To teach is an interesting prospect. It requires a person to take the accumulated knowledge they’ve gained on any given subject and impart it on others in a way that is clearly and easily understood and absorbed. Since people aren’t exact copies of one another, this becomes all the more difficult when one considers that every person absorbs knowledge in a different way; some people listen, some people watch and some people must DO in order to learn. And I have dealt with them all…
Through the years, especially the past decade or so, I’ve had plenty of people ask me why I haven’t opened a school of karate. One of the biggest obstacles that I’ve faced is that my job usually has me moving to a different location every three to five years, which is definitely not conducive to the long-term teaching required for martial arts.
But the main reason, and the one that keeps me from slapping my style’s logo on a door is simply this: I just don’t want to. I should probably explain that statement. When a prospective student walks into the doors of any dojo, they take in the wonder and fascination that comes with watching a karate class. The students, garbed in crisp, white uniforms lined up facing the head instructor. The head instructor, or Sensei, providing the evening’s teaching in whatever form is required, be it calisthenics, forms, techniques or otherwise…
Meanwhile, what does the instructor get out of all of it? Yes, it’s important to acknowledge that learning and teaching go hand-in-hand in karate, no doubt about it. But teaching a class on any sort of permanent basis requires a certain level of loss that not all sensei are willing to pay.
If I take myself as an example, I have a certain amount of material that I need in order to pass my next grade of black belt. Now, I can train for probably about 90% of that required material by myself. But the remaining 10% usually requires a partner, specifically one who has the skill and technique to match what I’m trying to learn.
When I had opened my previous school, I would head to the dojo full of proverbial piss & vinegar, raring to go. Then I would face the dozen or so students who had attended class that night and begin our warm-up. As class progressed, my focus would always lean towards what the students required for their next grading or for the proper learning of the techniques. Sure, I’d enjoy myself and even get a good workout from the class (I could never do otherwise) but ultimately, my training and requirements came to a standstill.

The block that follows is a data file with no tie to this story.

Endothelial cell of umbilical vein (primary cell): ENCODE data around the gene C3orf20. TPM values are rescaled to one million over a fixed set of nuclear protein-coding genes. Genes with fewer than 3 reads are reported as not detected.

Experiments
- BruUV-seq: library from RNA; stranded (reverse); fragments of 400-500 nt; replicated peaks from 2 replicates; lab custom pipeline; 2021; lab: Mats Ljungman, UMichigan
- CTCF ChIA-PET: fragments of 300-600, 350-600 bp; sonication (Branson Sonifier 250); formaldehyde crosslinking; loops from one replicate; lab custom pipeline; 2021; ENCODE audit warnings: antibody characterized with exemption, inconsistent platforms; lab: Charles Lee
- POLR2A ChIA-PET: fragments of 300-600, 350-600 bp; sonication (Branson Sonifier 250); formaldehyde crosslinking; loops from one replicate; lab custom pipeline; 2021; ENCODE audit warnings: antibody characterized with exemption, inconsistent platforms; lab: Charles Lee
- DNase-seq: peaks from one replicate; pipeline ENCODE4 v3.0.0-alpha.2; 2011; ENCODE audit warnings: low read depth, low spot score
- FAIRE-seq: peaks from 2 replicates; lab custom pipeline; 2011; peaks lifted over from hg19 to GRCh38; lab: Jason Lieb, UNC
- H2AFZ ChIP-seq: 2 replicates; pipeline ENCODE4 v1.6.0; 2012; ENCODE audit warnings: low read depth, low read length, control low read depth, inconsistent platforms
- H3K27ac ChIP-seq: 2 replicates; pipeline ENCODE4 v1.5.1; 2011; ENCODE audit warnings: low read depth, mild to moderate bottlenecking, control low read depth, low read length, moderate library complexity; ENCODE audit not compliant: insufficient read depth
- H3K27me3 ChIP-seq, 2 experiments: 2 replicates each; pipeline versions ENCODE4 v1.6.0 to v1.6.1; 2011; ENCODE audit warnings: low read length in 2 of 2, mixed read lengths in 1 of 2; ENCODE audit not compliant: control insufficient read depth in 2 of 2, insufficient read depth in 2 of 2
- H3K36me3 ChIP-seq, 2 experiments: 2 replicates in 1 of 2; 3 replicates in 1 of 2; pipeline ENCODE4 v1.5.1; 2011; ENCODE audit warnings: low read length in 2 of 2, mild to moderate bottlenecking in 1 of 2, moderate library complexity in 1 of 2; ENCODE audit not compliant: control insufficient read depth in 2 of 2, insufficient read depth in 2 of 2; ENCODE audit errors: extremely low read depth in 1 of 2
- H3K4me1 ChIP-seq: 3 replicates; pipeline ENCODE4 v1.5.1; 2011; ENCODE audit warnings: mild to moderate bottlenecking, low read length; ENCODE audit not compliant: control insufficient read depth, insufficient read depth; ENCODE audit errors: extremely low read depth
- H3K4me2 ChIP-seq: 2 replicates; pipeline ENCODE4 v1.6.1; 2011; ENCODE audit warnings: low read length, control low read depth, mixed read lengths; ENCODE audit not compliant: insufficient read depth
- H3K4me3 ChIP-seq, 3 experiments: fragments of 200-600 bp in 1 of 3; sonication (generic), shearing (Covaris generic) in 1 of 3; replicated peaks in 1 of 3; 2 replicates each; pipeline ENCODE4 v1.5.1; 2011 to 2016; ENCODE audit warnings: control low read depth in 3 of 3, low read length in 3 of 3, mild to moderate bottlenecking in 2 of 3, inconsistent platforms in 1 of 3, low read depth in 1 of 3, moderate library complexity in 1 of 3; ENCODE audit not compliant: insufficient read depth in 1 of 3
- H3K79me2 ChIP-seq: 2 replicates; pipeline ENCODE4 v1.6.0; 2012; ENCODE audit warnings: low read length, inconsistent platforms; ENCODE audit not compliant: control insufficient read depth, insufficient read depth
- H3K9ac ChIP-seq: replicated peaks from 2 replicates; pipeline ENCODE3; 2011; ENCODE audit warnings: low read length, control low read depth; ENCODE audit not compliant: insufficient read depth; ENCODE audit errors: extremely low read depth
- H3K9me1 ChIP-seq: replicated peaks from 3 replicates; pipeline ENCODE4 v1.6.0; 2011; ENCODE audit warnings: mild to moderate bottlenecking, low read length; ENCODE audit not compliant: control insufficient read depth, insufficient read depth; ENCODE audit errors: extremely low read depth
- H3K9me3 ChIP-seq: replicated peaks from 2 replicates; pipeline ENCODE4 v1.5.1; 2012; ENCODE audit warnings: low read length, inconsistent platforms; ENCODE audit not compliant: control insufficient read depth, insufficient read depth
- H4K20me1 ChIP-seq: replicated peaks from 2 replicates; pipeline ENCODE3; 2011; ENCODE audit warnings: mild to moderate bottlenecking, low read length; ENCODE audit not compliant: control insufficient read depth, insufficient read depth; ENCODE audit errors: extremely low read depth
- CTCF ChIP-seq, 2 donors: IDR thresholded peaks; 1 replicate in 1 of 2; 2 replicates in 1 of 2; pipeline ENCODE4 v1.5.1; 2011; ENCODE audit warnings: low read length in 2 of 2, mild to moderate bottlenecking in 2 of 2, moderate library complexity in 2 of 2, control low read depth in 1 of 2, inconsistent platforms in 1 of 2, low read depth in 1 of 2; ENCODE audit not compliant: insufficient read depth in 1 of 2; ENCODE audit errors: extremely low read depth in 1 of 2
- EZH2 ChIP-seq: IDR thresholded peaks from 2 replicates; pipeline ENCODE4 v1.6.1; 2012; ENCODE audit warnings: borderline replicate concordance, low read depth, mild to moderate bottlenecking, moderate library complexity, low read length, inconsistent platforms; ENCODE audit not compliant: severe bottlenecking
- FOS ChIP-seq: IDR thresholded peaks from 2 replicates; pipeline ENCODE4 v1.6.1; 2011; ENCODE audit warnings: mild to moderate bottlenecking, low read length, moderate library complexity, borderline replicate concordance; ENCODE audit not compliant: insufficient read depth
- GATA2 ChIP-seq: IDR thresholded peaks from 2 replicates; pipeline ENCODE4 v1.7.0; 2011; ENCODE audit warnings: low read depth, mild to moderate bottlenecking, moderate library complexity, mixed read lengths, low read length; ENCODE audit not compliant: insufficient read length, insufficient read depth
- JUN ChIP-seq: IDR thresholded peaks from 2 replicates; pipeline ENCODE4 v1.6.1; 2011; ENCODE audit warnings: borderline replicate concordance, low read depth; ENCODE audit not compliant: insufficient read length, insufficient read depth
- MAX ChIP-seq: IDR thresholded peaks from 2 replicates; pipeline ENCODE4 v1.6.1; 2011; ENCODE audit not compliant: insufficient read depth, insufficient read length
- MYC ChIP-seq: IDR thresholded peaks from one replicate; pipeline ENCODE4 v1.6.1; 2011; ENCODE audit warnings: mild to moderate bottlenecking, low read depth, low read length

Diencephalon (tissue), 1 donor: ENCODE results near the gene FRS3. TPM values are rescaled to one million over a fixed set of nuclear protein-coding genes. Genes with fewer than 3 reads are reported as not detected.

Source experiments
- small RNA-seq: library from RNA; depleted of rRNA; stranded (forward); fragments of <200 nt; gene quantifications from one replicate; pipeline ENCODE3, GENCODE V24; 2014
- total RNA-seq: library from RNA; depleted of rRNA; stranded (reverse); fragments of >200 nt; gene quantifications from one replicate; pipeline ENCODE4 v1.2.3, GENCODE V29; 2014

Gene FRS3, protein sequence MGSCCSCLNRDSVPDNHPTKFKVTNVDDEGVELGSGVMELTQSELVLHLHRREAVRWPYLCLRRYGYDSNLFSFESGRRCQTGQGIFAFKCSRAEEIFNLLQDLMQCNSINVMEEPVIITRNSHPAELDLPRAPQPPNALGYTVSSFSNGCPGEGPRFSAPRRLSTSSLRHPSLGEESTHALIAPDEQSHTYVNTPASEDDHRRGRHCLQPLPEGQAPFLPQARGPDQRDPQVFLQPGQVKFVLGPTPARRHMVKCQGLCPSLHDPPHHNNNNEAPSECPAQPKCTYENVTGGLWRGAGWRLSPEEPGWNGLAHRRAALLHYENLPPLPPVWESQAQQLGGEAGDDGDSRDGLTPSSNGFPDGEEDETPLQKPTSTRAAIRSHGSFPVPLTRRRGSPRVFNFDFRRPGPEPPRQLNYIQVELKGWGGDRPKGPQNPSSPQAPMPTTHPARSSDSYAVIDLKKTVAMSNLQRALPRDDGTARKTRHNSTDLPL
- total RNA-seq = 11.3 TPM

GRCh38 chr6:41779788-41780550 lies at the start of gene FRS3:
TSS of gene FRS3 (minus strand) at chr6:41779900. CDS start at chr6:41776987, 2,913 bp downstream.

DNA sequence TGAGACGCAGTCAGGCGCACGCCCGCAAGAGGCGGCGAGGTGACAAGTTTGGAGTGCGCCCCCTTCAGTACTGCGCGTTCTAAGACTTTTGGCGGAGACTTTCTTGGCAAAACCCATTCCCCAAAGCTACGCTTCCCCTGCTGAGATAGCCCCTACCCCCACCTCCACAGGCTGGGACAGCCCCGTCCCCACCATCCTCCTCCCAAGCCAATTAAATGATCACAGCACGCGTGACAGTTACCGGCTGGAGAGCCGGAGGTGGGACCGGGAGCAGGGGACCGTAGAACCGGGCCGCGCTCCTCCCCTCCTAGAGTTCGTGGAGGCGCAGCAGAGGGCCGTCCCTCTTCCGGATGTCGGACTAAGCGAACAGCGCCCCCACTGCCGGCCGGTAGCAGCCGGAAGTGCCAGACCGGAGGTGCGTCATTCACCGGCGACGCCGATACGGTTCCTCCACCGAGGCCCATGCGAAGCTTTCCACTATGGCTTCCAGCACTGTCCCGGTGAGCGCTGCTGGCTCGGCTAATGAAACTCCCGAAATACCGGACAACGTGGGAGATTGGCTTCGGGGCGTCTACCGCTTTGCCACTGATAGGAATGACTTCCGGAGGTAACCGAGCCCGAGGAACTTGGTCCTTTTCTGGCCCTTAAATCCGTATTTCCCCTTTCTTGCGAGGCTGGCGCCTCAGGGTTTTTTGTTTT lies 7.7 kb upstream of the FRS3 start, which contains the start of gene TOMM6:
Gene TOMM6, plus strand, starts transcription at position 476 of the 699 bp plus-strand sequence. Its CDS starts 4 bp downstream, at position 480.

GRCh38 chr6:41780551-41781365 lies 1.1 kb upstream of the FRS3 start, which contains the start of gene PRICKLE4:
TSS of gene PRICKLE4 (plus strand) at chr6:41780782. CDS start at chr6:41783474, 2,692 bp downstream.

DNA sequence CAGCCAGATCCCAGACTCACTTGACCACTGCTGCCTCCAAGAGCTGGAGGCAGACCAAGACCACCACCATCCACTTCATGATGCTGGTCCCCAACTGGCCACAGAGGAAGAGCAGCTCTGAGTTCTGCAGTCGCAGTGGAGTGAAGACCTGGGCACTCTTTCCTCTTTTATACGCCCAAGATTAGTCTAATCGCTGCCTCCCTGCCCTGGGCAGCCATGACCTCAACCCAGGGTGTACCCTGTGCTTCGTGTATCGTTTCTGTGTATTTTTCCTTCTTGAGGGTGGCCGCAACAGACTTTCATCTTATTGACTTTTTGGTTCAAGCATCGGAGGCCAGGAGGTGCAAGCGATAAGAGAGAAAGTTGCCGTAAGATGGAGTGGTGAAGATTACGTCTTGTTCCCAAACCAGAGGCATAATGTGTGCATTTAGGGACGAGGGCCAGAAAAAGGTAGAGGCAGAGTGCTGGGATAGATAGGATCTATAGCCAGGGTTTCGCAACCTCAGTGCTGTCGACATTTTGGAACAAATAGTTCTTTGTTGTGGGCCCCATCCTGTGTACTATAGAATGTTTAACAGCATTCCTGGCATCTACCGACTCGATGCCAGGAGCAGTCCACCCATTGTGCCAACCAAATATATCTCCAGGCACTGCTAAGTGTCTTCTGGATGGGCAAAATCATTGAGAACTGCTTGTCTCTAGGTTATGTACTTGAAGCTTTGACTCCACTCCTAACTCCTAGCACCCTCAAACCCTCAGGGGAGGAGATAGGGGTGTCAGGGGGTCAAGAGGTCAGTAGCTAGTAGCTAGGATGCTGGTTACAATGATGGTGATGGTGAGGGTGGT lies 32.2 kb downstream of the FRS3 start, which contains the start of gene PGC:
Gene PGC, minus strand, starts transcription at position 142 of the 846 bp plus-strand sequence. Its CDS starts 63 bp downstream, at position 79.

And this is usually a common element of any instructor worth the belt around their waist. They put their own needs and requirements aside in favour of providing the best learning environment for the students. The students usually don’t recognize just how much of a commitment that actually becomes. I can even recall evenings where my own Sensei would only have three or four students and would openly ask what we wanted to work on that night. No matter what the answer, I would often hear a sigh and a far off look in his eyes, which I have no doubt was his recognition of the fact that he would be teaching and doing the same thing for what probably seemed like the umpteenth time, setting his own needs and wants for that matter, aside.
The only thing that ensures the survival of any martial art is to teach it to others. And most people who embark on that journey are genuinely interested in learning. But the commitment and sacrifice that happens is required from both sides: student and teacher. So, if you enjoy your training and consider it an important part of your life, thank your Sensei. He or she is giving more of themselves than you know.
As for me, the day may come when I’ll open the doors of my own dojo again. And when I do, I’ll show up and train my students with the same enthusiasm and commitment they require. No true student of the way would do anything less. ☯